As a web developer you are constantly faced with building functionality to remove an object from an application. The object could be anything from a web page in a CMS to a user in a CRM, but generally involves a record(s) stored in a database.
For a user ‘using’ the application whenever they access the functionality to remove the object it disappears from view…but what happens behind the scenes?
There are a couple of standard options available to developers:
To actually delete the object from the database via a DELETE statement
To flag the object as deleted (via an UPDATE statement) and have code to handle the ‘removal’ in a view accordingly
Deleting the record(s) is nice and easy and most likely no other code will be needed in your ‘view’, but there are schools of thought where people never (or rarely) physically delete a record from the database even if you do have backups to access at a later date. The main reason for this is that somebody (particularly an administrator) might be interested in all sorts of information on the history of that object, who removed it (and when) and the ability to rollback that object to an active state.
It’s this approach to web applications which I almost always follow. I rarely delete objects from the database, opting to flag the record instead. But this can lead to a lot more time spent completing the project, which could mean a later ‘go live’ date.
Consider that a HUGE portion of your application code is (or should) be taken up by defensive programming like exception handling and safety from malicious intent etc, how much extra code might you spend on keeping these removed (so presumably no longer relevant) objects?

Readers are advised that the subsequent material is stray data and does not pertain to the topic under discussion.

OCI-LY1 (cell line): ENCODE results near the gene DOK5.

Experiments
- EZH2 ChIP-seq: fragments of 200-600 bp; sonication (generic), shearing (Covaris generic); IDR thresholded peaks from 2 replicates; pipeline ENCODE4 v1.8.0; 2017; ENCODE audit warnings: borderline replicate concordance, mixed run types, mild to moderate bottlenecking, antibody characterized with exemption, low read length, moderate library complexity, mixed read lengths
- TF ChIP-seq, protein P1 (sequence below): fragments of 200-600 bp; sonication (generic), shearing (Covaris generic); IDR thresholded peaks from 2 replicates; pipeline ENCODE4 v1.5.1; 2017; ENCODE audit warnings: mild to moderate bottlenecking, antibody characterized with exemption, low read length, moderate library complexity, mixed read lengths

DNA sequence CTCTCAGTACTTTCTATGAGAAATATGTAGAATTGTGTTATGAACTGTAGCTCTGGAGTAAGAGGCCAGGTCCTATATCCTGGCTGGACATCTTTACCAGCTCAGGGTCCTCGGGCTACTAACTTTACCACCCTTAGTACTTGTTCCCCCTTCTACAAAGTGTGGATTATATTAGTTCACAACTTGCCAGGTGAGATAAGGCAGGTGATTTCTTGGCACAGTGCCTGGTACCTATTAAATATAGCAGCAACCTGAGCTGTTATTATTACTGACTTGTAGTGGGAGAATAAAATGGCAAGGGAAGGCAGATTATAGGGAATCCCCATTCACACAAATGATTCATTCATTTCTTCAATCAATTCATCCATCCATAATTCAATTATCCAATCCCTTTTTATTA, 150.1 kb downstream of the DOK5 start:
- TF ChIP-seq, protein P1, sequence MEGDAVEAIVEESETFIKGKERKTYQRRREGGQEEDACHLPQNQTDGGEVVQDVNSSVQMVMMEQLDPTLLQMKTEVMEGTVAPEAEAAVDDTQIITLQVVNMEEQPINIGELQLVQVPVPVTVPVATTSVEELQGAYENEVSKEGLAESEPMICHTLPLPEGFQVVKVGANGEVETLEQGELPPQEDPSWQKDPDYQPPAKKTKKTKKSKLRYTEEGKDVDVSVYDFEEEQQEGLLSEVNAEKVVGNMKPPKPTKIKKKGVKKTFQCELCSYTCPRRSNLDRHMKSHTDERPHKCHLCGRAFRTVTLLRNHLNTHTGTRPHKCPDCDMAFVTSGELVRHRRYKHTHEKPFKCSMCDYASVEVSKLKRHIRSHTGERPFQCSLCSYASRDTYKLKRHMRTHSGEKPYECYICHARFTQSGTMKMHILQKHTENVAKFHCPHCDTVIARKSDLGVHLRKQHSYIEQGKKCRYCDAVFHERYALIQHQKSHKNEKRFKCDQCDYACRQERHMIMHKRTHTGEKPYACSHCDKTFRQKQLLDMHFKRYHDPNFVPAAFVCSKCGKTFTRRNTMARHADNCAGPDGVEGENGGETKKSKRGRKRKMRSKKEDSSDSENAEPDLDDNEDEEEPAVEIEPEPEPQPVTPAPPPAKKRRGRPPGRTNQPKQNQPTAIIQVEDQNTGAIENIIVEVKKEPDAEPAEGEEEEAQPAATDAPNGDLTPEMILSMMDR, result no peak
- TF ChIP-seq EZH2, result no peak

Of course each scenario is different as are the business requirements of a client, but even if a client assuring you that “we’ll never need it again!”, I’d have a long and hard think before actually physically deleting anything. After all, we are professionals and need to think ahead to what the client may need in the future. Your ‘expert’ advise should always be considered and put forward, even if it is the unpopular view.
How much extra time spent will of course differ in each scenario but you’ll clearly need to have your SQL statements to filter out these records (eg. WHERE IsDeleted Is Null). This will most likely need to be done on any gateway type query which is run on the table(s) in question.
Do you need to build in an audit trail for tracking which user deleted the object, when they deleted it and have mandatory comments on why they deleted it?
Do you need to have the ability to rollback to an active state?
In the above 2 scenarios you’ll probably need an interface to access this data as well.
Business logic might also add another layer of complexity (the catalyst for this post) to the question which is “to delete or not to delete”.
I’m still a fan of storing the data for most operations, but in an age of agile/extreme programming, more and more pressure to get the job done in half the time and a great mantra of “release early, release often”…sometimes you may need to ask yourself if you really need to keep this data :)